Ottessa Meshvig never had much hope. Her novels tell of lonely women and strangers, embroiled in pain and perverted desires. But “Lapvona” is the pinnacle of cruelty, even in Moshfegh’s grotesque, often fantastic work. In Labafuna, a medieval principality, people are starved, tortured, raped, mocked and killed.
son to son
The mutilated corpse drives the story. Prince William’s son died ruling Labafuna with arbitrary taxes without measure and morals. For his murdered son, yes even for his admitted perpetrator—Marek the deformed eccentric, sheepherder “Bankert”—the Prince has only a weary grin. for he was “so accustomed to entertainment that any drama, however real, seemed to him to be a stage for his personal distraction”.
Without further ado, William replaces the 13-year-old offender with his dead son, who was the same age. Marek’s rise from a shepherd of lambs to a princely son is at the center of the novel. The disasters in “Lapfuna” are as unfounded and improbable as his change of roles.
Misfortune for all
Misfortune befalls all: blind Ena, who spends her youth as an outcast in a cave in the woods, only to return to the village as a herbalist but shady healer. With her milk, which does not dry up in old age, Ina raises countless children, including Marek. While she still holds a modicum of sovereignty within the community, Meshfigh abuses the other characters to the greatest extent possible.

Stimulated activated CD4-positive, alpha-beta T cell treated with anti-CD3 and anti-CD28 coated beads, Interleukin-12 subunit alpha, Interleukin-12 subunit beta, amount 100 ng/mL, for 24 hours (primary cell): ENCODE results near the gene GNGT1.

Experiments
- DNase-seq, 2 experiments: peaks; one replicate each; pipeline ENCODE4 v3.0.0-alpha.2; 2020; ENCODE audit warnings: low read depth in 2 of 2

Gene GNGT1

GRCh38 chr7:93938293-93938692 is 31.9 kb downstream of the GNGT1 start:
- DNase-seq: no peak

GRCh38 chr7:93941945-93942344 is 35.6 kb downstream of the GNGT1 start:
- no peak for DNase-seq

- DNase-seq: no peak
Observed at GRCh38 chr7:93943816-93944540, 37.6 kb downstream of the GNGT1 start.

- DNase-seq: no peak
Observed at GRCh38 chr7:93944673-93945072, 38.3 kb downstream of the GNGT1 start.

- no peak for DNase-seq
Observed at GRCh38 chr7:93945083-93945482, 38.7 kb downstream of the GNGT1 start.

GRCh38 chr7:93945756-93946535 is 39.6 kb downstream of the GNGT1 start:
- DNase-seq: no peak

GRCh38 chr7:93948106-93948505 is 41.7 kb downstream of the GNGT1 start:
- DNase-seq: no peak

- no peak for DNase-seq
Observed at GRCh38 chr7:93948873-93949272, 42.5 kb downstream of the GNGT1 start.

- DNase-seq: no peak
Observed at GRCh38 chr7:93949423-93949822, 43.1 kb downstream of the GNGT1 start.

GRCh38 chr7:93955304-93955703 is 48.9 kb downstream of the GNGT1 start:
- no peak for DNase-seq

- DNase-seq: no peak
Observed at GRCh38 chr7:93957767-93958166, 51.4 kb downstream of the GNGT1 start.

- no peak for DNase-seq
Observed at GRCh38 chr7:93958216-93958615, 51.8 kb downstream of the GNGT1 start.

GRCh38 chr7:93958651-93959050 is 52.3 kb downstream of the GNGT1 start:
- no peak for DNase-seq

Repeatedly raped, Marek’s mother finally lives silently with her tongue cut out in the castle with her son, whom she leaves shortly after his birth.
Literature can do anything
In the end, no character gets what they deserve in Lavona. The author does not give an example of any of the characters, nor does he offer any socio-analytical explanations of depravity and meanness. If the Prince of Labafuna rules as he pleases, then in her version Otissa Meshfegh rules in the same way. In the intoxication of sheer power, coached by Georges Bataille and the Marquis de Sade, cruelty emerges – with epic luxury, down to the smallest detail, and simply because she can do it. Because literature can.
So it is no coincidence that the sadistic ruler of Lavvona reminds us how this novel can be read, that is, as fiction, without moral implications: ‘William was a happy man. Tragedies of this kind left him cold. That was not the case. It was impossible. But he accepted that in a way, as a kind of game.”
Whether this brutal gesture of force carries a narrative is another question. Like the spoiled, easily bored Regent, the author loses sight of one or the other of the secondary characters when she jumps back and forth between her characters with powerful narrative authority.
Her good sense of the present does not play a role in this novel. George R.R. Martin’s epic fantasy “A Song of Ice and Fire” and the hit series adaptation “Game of Thrones” have long shown us the voyeuristic lust for excess. But Ottessa Meshfegh, who likes to present herself as proud and iconic, may have calculated this reception long ago. And she screams at the world what she can, simply because she can.
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